Katsaris is on something of a roll. “When I met your former prime minister Tony Blair at a dinner, I went to the piano of my friends and I improvised. First, I played the British national anthem, and then I improvised on the Warsaw Concerto, and Rule Britannia, and I asked him how many times did you meet the Queen in those Tuesday meetings? He could not remember because he did not write it down. But you know that Beethoven wrote variations on God Save The King and Rule Britannia, don’t you? On one of my CDs called Album d’un voyager, I recorded a piece, a set of variations on Rule Britannia composed and published in London something like 200 years ago by a French composer called Latour. He was established in London, and that was in my collection of old scores. Many people were writing fantasies, potpourris and variations on old tunes from Wales, England and Scotland.”

Our time is sadly up – which gives me time for one last question, on how Cyprien has reacted to lockdown conditions. “I am practising continuously”, he says with characteristic enthusiasm, “even without the confinement. I practise every day of the year. Life is too short and I have too many scores to still learn before I pass away! I have decided I will not pass away for several decades more. I practise every day except for the day of the concert. If you have a nice dinner in the evening you will spoil it by having a dinner before, so I always do not play on the day of the concert itself. The confinement here does not concern me at all.”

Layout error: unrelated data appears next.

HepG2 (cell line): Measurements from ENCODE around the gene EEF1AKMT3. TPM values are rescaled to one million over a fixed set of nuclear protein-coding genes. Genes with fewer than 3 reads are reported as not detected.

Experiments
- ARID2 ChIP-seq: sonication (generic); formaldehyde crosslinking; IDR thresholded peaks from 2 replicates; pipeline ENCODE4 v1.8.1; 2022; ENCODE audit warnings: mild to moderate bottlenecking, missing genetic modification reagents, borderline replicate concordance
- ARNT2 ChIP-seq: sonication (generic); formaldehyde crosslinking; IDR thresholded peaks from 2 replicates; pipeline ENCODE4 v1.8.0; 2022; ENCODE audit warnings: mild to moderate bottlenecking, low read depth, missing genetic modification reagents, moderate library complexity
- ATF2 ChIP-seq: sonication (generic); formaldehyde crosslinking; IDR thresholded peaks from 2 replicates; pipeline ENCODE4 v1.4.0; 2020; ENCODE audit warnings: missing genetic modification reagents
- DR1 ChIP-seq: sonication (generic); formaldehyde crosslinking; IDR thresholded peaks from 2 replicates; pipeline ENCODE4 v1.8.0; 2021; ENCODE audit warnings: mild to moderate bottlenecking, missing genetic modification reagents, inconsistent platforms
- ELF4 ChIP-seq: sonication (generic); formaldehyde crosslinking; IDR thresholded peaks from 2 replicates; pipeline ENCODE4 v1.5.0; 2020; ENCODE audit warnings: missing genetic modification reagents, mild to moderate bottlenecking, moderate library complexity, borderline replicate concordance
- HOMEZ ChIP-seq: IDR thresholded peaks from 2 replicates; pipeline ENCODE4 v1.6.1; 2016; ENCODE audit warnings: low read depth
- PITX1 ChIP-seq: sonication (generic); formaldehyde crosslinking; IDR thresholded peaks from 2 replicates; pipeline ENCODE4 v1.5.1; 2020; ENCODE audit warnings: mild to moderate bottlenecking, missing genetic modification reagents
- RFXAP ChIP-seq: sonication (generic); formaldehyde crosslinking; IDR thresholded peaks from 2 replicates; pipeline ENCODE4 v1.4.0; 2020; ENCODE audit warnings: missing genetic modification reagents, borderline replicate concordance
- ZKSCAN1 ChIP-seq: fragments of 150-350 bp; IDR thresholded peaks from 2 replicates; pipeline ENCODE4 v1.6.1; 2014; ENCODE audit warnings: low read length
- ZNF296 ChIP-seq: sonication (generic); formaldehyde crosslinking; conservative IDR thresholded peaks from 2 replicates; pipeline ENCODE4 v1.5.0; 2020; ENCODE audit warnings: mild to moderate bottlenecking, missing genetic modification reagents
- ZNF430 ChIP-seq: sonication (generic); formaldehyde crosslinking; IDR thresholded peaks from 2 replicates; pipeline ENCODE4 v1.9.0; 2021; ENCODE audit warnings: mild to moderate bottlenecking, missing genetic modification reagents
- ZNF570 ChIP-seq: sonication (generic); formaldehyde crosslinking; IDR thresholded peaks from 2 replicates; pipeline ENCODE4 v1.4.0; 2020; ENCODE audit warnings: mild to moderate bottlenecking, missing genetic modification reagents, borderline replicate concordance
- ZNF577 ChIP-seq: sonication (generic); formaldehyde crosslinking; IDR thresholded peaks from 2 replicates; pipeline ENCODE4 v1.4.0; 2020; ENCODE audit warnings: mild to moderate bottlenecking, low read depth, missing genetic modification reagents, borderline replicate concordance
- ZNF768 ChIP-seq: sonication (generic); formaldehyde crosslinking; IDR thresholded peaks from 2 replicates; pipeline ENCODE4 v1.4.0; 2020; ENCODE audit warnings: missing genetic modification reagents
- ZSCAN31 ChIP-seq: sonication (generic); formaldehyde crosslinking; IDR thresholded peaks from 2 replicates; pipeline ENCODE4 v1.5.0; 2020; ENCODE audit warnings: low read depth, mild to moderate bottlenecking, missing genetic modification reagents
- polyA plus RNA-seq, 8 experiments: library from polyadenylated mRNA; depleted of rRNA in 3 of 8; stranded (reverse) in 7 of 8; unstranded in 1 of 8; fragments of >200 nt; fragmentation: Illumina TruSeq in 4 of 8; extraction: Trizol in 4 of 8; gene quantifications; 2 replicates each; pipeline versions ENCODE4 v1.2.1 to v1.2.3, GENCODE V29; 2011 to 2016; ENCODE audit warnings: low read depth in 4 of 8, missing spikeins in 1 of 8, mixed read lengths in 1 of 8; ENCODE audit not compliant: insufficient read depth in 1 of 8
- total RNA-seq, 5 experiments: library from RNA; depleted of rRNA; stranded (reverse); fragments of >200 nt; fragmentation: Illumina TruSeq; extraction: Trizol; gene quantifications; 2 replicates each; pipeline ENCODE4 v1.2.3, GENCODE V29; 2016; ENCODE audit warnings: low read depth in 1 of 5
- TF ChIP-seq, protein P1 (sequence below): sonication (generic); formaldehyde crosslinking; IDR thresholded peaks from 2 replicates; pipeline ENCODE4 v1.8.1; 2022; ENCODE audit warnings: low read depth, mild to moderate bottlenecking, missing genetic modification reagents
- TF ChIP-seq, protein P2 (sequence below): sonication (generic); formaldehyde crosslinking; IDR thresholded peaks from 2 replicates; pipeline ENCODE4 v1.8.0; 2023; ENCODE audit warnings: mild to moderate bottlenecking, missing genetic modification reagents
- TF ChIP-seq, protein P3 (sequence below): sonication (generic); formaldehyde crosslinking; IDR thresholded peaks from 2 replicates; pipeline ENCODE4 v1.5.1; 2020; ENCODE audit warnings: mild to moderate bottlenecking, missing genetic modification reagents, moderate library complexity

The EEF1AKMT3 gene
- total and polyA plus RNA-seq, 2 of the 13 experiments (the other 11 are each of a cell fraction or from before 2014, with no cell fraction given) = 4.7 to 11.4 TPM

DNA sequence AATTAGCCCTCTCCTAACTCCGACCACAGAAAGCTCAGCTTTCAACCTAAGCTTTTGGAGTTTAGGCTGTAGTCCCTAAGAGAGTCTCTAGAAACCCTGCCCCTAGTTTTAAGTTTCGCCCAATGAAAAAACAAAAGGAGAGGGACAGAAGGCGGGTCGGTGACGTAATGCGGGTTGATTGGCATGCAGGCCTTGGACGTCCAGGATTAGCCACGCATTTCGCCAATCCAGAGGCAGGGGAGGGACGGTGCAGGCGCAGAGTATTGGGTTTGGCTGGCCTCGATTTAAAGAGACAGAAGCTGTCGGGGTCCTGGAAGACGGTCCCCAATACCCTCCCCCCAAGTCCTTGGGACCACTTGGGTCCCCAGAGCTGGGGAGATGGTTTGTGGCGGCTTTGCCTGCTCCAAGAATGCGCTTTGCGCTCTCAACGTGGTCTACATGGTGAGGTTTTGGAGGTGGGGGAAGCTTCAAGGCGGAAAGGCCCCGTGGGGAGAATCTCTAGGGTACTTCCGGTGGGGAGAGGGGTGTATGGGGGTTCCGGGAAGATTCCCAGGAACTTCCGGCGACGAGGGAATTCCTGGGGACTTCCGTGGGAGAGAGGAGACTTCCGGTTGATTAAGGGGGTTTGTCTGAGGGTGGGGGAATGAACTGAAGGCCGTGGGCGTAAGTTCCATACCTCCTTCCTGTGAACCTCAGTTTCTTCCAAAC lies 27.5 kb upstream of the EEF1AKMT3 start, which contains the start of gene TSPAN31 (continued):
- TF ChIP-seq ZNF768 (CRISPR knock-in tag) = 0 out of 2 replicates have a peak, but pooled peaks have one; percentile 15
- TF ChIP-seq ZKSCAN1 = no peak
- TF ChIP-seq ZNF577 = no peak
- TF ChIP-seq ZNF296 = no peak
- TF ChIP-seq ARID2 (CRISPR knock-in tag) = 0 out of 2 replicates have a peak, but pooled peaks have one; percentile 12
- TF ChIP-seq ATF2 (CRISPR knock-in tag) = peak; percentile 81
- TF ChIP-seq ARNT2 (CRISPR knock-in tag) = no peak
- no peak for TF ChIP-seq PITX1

Beethoven: A Chronological Odyssey is a 6D anthology of the composer played by Cyprien Katsaris, and released by Piano 21. You can listen to the collection on the Spotfy link below, and you can explore purchase options at the Presto website

On record – Sinfonia of London / John Wilson – Escales: French Orchestral Works (Chandos)

Escales – French Orchestral Works

Chabrier España (1883)
Duruflé Trois Danses (1932)
Saint-Saëns Le Rouet d’Omphale Op.31 (1871)
Debussy Prélude a l’apres-midi d’un faune (1891-94)
Ibert Escales (1922)
Massenet Meditation from Thaïs (1894)
Ravel Rapsodie espagnole (1907-08)

Adam Walker (Debussy), Andrew Haveron (Massenet), Sinfonia of London / John Wilson

Chandos CHAN 5252 [78’19”]

Producer Brian Pidgeon